So you’ve downloaded and are installing the latest Ubuntu release (11.10 at time of writing), with a manic grin on your face as it’s promising all sorts of exciting stuff during the installation…
Oh the excitement!
You log in and…..
WHAT!? WHAT. IS. THIS.
Note to Mark Shuttleworth – you may think Unity is the best thing since sliced bread, but I don’t want this anywhere NEAR my desktop system.
KILL IT. WITH FIRE!
My desktop is NOT a cellphone, or a tablet.
So here’s how to customize Ubuntu to something more sane.
1) Install Gnome-shell
The quickest way is to click on the Ubuntu-type button at the top left of that Unity bar thingy, and type “software” into the search bar. Then click on the Ubuntu Software Center icon, which, funnily enough, will bring up the Ubuntu Software Center…
In the Software Center’s search bar, type “gnome-shell”, and it’ll display the gnome-shell package for you.
Click on that entry, and on the right hand side click on the Install button. Enter your password when prompted.
The gnome-shell package will now install. After it has completed installation, Software Center will revert back to its front page. Close the utility down and log out…
2) Choose Alternate Login Session
When you’re back at the login screen, click on the gear icon next to your login name, now you have more choices for your login session; GNOME, GNOME Classic – with or without effects.
Let’s choose GNOME first…
Believe it or not, I kind of like the new Gnome Shell – it’s VASTLY better than Unity, on my desktop, and I’m kind of getting used to its new approach.
OK let’s see the other option…
And here’s the Gnome Classic option – a bit more like a traditional desktop environment.
3) Customize your Gnome Classic sessions…
Let’s customize the Classic desktop a bit. I want to end up with just one panel, at the bottom of my screen, with all the menus and notifications there too.
NOTE : Right-clicking on the panels does not work like it used to in Gnome 2.x . In Gnome 3.x , you also have to hold down the ALT button.
Move the Menu bar from the top panel to the bottom by placing your mouse cursor over it, holding ALT and your MIDDLE mouse button, and drag it down. Same goes for every other item on the top bar.
Finally, position your cursor over the top panel, hold down ALT and RIGHT mouse button, and click on Remove Panel.
Yay top panel is gone, but eek! What’s this hiding behind it? Oh noes it’s the dreaded Global Menu!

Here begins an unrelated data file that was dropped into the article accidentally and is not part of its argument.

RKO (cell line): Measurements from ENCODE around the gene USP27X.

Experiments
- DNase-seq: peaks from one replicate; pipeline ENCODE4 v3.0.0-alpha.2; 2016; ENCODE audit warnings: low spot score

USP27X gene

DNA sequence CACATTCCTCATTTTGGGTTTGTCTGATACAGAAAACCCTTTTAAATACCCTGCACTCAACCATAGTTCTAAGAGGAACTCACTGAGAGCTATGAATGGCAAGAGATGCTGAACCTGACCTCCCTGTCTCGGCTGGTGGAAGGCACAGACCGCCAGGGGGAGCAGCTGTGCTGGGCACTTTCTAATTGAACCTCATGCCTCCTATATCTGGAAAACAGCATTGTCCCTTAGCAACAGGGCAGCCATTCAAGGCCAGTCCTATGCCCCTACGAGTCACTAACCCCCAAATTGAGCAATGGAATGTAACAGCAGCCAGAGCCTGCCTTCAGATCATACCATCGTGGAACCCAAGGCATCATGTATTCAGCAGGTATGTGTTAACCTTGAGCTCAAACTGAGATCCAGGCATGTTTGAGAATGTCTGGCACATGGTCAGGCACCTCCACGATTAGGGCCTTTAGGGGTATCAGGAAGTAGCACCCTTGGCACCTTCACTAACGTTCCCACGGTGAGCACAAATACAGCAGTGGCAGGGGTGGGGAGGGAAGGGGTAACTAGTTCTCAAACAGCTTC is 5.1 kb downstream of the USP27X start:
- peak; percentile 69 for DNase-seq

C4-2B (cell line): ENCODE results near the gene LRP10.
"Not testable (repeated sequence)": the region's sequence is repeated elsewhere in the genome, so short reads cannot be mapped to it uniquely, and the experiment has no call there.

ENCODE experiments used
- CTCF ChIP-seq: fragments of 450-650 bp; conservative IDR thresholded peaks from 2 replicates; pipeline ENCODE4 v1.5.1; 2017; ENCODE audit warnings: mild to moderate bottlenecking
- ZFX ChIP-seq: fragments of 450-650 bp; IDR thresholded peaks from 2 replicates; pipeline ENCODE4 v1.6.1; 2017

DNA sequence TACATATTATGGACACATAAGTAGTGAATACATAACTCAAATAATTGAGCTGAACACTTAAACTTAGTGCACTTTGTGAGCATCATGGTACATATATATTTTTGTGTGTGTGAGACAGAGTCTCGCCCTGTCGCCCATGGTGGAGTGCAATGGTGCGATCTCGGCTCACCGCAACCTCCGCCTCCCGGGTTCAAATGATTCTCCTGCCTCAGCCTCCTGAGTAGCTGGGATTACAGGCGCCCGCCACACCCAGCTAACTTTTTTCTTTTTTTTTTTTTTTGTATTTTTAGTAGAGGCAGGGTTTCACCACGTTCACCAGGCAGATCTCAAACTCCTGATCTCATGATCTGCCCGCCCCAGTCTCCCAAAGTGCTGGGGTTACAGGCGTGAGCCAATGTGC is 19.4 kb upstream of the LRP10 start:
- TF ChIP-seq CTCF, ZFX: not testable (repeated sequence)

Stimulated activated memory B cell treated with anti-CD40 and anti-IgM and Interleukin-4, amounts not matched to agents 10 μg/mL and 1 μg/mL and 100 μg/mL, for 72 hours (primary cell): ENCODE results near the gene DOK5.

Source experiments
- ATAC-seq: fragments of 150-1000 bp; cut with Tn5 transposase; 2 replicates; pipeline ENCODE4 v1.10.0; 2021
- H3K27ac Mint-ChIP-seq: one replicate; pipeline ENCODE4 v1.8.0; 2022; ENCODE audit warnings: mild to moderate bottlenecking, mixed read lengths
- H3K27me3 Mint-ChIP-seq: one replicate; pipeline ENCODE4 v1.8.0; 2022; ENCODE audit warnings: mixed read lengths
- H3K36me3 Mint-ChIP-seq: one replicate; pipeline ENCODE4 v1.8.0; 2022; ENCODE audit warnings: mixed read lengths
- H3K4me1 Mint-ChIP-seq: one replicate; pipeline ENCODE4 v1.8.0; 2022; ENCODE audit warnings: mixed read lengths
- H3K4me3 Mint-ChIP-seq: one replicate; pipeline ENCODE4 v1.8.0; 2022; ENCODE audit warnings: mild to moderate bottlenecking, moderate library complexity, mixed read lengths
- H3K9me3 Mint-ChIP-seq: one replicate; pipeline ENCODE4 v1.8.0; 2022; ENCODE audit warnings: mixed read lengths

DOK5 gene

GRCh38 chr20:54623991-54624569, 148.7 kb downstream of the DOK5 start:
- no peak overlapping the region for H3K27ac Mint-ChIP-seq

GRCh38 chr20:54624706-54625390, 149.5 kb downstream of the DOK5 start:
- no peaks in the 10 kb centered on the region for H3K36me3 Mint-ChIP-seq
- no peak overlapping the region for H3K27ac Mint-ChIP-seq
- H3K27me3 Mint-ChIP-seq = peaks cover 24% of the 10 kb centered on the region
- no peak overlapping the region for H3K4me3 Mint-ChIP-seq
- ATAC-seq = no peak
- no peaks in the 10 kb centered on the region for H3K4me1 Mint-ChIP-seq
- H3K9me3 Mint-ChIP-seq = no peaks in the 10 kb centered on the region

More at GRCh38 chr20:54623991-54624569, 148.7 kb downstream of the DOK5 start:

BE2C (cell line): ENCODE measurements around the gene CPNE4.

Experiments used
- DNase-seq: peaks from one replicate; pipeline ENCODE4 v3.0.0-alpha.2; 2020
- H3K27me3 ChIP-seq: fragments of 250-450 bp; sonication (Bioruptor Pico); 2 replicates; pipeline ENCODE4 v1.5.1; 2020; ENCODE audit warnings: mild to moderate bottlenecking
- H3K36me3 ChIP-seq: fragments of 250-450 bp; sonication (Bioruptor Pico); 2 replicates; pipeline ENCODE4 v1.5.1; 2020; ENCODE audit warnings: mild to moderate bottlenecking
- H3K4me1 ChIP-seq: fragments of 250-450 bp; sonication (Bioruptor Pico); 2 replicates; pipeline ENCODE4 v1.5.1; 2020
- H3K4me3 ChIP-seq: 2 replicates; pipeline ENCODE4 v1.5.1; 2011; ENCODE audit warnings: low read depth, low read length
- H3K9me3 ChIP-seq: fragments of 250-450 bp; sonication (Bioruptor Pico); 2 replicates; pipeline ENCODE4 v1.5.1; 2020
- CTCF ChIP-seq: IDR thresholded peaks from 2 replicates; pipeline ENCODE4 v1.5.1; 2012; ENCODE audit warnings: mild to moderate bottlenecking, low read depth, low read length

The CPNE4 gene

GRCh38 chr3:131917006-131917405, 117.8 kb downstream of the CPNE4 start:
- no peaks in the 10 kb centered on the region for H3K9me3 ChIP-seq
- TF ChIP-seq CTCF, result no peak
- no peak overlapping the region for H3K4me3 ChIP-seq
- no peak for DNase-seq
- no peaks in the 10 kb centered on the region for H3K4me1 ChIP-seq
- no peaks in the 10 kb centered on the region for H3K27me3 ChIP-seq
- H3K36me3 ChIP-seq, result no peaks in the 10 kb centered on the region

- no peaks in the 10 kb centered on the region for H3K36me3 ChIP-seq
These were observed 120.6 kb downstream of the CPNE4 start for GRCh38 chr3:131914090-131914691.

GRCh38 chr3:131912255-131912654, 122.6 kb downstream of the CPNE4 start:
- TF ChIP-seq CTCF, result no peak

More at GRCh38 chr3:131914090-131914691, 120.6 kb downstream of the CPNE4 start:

Luckilly there’s also a fix for that…
Bring up a terminal window and type;
sudo apt-get remove --purge appmenu-gtk appmenu-gtk3 appmenu-qt
Hit return, enter your password, and let the system do the rest.
After that , log out then back in again. No more menu at the top.
The panel color can be changed too by ALT+RIGHT button clicking to bring up its menu, then click on Panel Properties where you have a General and a Background tab.
Similarly, the Workspaces app on the panel can be modified to add more workspaces by ALT+RIGHT button clicking on it and setting the # of workspaces.
Here’s a screenshot of my customized Gnome Classic desktop.
Ubuntu also like to customize Firefox for you, which you can correct by disabling the two default extensions in the Mozilla add-ons Manager then restarting Firefox. Of course you can also install Chromium browser.
To enable the Run Command prompt in Gnome Classic, go to Applications–>System Tools–>System Settings–>Keyboard , then click on the Shortcuts tab, click on System, click on “Disabled” next to where it says “Show the run command prompt“, and enter your preferred keyboard shortcut – which in my case is ALT+F2. Log out and back in and press ALT+F2 and voila.
sudo apt-get install gnome-tweaks , then going to Applications–>Other–>Advanced Settings will enable you to easily change things like having the various useful “standard” icons on your desktop (like Home, Network, etc.) , change fonts, themes and lots more.
To return to classic scroll bars on programs and utilities like firefox, terminal, etc, simply use from a terminal the command sudo apt-get remove overlay-scrollbar liboverlay-scrollbar3-0.2-0 liboverlay-scrollbar-0.2-0 , and again log out and back in again. I never liked the new scroll bars.
I’ll post updates to these tweaks as and when I find ‘em (and as and when you lot post suggestions! ;) )